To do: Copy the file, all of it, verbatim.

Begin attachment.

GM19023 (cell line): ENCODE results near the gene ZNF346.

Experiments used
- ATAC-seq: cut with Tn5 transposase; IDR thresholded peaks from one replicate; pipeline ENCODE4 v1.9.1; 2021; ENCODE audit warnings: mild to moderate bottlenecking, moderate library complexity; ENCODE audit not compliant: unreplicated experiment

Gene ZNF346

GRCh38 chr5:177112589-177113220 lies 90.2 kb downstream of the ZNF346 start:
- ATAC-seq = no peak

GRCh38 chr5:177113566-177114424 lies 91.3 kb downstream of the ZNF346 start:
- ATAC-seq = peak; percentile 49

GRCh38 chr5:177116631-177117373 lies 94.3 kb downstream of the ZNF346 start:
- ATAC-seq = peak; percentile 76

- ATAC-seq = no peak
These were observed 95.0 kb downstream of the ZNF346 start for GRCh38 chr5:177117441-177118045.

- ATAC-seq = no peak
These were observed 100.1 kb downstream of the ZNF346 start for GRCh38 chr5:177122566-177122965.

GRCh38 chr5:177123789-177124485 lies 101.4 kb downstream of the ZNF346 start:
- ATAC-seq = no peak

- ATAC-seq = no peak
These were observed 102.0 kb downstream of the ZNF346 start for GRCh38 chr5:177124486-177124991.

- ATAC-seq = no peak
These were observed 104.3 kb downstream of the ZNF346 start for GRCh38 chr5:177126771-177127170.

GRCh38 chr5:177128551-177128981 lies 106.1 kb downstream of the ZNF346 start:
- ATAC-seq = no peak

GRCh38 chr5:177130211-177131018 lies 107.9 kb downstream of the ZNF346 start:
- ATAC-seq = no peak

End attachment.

GM19023 (cell line): ENCODE results near the gene ZNF346.

Experiments used
- ATAC-seq: cut with Tn5 transposase; IDR thresholded peaks from one replicate; pipeline ENCODE4 v1.9.1; 2021; ENCODE audit warnings: mild to moderate bottlenecking, moderate library complexity; ENCODE audit not compliant: unreplicated experiment

Gene ZNF346

GRCh38 chr5:177112589-177113220 lies 90.2 kb downstream of the ZNF346 start:
- ATAC-seq = no peak

GRCh38 chr5:177113566-177114424 lies 91.3 kb downstream of the ZNF346 start:
- ATAC-seq = peak; percentile 49

GRCh38 chr5:177116631-177117373 lies 94.3 kb downstream of the ZNF346 start:
- ATAC-seq = peak; percentile 76

- ATAC-seq = no peak
These were observed 95.0 kb downstream of the ZNF346 start for GRCh38 chr5:177117441-177118045.

- ATAC-seq = no peak
These were observed 100.1 kb downstream of the ZNF346 start for GRCh38 chr5:177122566-177122965.

GRCh38 chr5:177123789-177124485 lies 101.4 kb downstream of the ZNF346 start:
- ATAC-seq = no peak

- ATAC-seq = no peak
These were observed 102.0 kb downstream of the ZNF346 start for GRCh38 chr5:177124486-177124991.

- ATAC-seq = no peak
These were observed 104.3 kb downstream of the ZNF346 start for GRCh38 chr5:177126771-177127170.

GRCh38 chr5:177128551-177128981 lies 106.1 kb downstream of the ZNF346 start:
- ATAC-seq = no peak

GRCh38 chr5:177130211-177131018 lies 107.9 kb downstream of the ZNF346 start:
- ATAC-seq = no peak